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with vim, if I use


vim insert the date in the next line, similar with


how I can insert the output command under cursor position and no in a new line ?

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up vote 10 down vote accepted

With ":read" Vim will always insert the output on a new line. The solution is unfortunately not simple.

You may insert the output of a command at the current cursor position when you are in insert mode by pressing ControlR then typing =system('command')Enter. Unfortunately, if the command's output has a trailing newline (as most will) that will also be inserted, so your line will be broken.

That can be fixed by adding a substitute() call to strip trailing newlines, but that makes the command more trouble than it is worth to type out by hand.

The ultimate solution is to create some sort of mapping, but that gets even more complex due to how Vim handles what it calls "type ahead"; while you can do something like:

:nmap \e i<c-r>=substitute(system('date'),'[\r\n]*$','','')<cr><esc>

Where the command is "hard wired" in the mapping, you cannot do something like:

:nmap \e i<c-r>=substitute(system(input('Command: ')),'[\r\n]*$','','')<cr><esc>

Where you try to prompt the user for the command to run, because Vim will just get confused, beep, and enter insert mode.

So you have to prompt for the command to run first, store it in a variable, and then insert the processed output. At this point a helper function is probably needed to keep the mapping itself from becoming unmanageably messy, so we end up with something like this:

function InlineCommand()
    let l:cmd = input('Command: ')
    let l:output = system(l:cmd)
    let l:output = substitute(l:output, '[\r\n]*$', '', '')
    execute 'normal i' . l:output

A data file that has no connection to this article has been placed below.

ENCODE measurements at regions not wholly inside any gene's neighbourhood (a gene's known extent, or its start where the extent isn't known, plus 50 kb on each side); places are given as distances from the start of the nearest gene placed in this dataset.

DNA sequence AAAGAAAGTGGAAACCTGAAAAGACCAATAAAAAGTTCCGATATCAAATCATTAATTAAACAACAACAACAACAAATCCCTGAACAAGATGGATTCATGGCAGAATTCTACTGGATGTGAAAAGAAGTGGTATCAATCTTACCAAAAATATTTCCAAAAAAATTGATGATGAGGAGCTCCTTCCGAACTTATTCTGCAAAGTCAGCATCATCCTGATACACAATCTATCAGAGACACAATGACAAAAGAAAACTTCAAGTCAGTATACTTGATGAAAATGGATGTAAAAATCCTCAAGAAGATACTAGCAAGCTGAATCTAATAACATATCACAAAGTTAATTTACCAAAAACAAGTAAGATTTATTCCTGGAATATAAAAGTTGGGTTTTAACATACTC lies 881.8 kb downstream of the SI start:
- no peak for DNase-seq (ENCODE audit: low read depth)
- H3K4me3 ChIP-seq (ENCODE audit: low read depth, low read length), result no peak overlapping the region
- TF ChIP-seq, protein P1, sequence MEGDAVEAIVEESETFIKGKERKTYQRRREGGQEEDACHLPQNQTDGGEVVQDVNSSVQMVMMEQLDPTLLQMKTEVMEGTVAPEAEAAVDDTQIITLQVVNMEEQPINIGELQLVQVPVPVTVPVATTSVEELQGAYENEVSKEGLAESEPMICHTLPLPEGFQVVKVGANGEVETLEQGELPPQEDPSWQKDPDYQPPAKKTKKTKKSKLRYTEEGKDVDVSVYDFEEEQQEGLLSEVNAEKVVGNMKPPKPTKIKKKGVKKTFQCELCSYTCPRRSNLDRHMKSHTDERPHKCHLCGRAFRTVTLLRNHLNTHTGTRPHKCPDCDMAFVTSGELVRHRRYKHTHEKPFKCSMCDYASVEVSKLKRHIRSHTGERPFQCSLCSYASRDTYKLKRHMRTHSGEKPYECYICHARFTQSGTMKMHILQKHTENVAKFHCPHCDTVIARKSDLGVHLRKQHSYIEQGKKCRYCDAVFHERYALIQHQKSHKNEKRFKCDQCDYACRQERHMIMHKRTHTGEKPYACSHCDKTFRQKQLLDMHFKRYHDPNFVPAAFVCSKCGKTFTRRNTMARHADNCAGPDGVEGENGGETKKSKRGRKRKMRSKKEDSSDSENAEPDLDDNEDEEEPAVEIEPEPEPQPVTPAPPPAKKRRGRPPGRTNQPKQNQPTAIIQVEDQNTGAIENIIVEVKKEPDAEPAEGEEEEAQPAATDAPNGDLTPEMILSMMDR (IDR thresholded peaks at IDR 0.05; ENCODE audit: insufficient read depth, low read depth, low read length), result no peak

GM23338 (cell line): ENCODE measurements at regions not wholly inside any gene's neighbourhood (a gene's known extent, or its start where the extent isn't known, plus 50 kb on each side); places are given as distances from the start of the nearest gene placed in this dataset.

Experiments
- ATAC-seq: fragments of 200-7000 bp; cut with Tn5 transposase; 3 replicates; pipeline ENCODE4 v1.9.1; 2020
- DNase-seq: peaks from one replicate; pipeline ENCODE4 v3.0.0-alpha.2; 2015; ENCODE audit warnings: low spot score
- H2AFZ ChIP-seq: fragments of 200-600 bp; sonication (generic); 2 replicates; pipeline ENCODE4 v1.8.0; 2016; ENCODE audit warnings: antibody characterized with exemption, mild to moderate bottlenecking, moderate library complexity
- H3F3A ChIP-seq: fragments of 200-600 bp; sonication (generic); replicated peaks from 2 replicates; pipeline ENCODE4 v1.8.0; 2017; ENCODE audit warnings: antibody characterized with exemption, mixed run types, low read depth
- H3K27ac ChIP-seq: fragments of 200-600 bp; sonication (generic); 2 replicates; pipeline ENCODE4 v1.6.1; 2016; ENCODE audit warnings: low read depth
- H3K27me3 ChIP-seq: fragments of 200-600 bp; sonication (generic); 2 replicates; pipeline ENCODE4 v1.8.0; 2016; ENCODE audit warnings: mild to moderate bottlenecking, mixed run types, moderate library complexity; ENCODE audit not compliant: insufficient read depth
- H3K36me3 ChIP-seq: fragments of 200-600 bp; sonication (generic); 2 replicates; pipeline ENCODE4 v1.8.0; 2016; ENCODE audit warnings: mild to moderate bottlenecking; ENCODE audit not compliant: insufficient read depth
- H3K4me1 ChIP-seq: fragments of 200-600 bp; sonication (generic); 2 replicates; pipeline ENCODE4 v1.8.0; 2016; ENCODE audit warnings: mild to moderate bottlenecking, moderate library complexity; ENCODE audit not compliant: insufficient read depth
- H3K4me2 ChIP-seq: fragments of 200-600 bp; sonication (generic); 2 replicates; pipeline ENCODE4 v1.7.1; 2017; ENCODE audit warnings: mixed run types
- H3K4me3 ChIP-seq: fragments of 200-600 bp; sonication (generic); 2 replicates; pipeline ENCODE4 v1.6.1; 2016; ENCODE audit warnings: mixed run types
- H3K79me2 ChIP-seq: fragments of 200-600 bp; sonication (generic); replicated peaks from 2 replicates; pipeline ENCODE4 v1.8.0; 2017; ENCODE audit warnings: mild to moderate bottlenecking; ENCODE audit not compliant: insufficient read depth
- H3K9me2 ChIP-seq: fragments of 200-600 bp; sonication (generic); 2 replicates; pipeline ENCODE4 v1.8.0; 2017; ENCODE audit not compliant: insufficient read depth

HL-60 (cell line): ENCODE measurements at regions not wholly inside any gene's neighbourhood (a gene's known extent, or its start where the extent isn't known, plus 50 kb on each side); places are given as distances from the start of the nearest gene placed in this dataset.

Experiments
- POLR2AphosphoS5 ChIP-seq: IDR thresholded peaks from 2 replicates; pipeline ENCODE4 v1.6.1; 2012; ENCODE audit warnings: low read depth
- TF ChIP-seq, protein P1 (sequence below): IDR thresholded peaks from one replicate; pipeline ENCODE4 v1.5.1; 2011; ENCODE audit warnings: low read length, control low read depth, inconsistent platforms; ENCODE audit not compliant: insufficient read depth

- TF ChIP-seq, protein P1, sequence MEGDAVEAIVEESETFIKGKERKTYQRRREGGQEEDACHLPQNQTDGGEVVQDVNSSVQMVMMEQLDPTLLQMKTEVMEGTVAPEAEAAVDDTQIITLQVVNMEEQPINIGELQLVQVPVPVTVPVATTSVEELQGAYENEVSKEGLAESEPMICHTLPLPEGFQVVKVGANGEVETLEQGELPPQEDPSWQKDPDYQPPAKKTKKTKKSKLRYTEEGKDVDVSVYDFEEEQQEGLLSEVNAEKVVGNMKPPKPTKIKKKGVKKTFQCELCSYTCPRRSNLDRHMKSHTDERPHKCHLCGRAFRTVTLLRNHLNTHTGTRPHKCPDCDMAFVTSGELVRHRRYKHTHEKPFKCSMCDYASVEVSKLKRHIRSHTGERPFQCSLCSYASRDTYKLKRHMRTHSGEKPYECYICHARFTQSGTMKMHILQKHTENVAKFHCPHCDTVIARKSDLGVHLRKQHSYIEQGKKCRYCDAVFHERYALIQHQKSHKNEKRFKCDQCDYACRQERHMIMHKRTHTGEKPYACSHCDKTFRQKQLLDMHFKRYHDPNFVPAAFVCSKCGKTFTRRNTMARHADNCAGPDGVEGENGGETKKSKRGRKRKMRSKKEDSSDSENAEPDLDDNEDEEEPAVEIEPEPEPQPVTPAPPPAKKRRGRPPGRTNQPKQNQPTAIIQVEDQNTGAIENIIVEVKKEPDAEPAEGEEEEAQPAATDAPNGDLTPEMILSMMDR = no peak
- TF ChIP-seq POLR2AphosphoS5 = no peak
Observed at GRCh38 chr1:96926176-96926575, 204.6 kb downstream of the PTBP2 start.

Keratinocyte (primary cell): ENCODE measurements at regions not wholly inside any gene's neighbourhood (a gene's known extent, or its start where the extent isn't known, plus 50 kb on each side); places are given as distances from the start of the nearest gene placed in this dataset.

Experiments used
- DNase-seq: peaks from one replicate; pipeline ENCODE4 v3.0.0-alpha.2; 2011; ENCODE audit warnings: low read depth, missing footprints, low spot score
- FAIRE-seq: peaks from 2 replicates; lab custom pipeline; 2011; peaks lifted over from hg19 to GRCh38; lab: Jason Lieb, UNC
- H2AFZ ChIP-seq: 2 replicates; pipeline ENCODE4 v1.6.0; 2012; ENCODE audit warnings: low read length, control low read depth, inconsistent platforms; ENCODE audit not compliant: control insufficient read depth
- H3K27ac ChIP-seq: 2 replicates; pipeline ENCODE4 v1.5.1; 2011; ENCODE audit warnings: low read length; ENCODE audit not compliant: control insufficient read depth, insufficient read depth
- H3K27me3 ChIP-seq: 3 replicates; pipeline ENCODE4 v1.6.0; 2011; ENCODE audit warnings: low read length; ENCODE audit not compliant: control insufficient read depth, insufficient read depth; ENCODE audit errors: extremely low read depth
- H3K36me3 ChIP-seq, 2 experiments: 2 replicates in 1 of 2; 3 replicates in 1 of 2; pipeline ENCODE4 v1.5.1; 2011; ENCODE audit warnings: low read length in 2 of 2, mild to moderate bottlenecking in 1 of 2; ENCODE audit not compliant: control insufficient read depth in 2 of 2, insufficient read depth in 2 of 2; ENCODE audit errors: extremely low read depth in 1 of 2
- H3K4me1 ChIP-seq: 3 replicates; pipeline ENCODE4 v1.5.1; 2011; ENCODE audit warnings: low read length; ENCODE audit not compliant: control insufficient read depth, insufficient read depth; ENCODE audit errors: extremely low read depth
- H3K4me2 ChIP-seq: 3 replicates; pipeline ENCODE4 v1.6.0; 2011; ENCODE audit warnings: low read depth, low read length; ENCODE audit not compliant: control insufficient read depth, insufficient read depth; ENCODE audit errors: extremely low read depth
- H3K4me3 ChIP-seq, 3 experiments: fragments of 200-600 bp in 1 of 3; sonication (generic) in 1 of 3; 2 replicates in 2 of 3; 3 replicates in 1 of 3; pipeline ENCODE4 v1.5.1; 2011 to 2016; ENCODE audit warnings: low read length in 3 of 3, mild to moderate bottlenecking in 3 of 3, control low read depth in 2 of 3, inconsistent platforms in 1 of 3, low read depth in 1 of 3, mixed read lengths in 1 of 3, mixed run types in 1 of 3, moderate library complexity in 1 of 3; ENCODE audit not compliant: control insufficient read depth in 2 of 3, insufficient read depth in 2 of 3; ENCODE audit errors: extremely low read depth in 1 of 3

nmap <silent> \e :call InlineCommand()<CR>

Note that nmap creates mappings that only execute when typed in normal mode.

Incidentally, if you only wanted to insert the date or the current working directory, the initial answer I gave is feasible. Just enter insert mode and type ControlR=strftime('%c')Enter or ControlR=getcwd()Enter.

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If you want it in the current line you try just, but have in mind the old content of the line will be erased:


If you want the exact cursor position you can:

:let a=system("date") | let b=substitute(a,"[\r\n]*$","","g") | exec 'normal i'.b

Long story short: you need to substitute cause you want to get rid of ^@ (null characters) which you can also can replace with .s/\%x00//g. This is a shorter version with less pipes:

:exec 'normal i'.substitute(system("date"),"[\n]*$","","")

And you can also set tags if you want to replace in various points at the same line:

Given this Line 1:

1 Date: <datehere> and also <datehere>


:let a=system("date") | exec ".s/<datehere>/".a."/g" | .s/\%x00//g

After Replacement:

1 Date: jue ago 9 02:34:52 ART 2012 and also jue ago 9 02:34:52 ART 2012

Tested on Vim 7.2

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